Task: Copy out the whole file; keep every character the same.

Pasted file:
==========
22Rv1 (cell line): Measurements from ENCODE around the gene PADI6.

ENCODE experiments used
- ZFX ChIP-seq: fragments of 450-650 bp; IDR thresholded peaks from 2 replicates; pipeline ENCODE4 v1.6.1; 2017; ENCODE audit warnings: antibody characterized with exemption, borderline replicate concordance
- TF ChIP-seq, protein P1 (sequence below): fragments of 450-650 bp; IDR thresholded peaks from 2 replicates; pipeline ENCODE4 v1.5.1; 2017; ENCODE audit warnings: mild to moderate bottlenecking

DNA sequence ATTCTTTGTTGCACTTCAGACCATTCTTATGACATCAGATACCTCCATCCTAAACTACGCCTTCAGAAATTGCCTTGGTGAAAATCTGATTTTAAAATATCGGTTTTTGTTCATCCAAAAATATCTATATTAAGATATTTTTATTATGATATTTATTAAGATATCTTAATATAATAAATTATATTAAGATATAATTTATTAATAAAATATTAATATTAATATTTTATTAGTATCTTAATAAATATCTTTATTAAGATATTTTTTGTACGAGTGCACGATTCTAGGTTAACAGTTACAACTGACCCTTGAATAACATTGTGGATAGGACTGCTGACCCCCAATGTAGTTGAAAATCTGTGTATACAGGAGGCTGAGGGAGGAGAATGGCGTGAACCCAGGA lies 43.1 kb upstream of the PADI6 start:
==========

22Rv1 (cell line): Measurements from ENCODE around the gene PADI6.

ENCODE experiments used
- ZFX ChIP-seq: fragments of 450-650 bp; IDR thresholded peaks from 2 replicates; pipeline ENCODE4 v1.6.1; 2017; ENCODE audit warnings: antibody characterized with exemption, borderline replicate concordance
- TF ChIP-seq, protein P1 (sequence below): fragments of 450-650 bp; IDR thresholded peaks from 2 replicates; pipeline ENCODE4 v1.5.1; 2017; ENCODE audit warnings: mild to moderate bottlenecking

DNA sequence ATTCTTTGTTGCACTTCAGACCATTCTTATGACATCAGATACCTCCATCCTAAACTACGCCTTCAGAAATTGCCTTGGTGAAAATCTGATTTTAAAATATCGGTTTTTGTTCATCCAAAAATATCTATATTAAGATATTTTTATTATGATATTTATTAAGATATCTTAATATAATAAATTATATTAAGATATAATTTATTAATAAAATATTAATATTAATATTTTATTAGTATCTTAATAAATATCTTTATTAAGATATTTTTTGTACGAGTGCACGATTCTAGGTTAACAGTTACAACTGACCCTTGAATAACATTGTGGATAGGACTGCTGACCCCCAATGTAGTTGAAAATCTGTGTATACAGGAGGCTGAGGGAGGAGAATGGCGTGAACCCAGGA lies 43.1 kb upstream of the PADI6 start: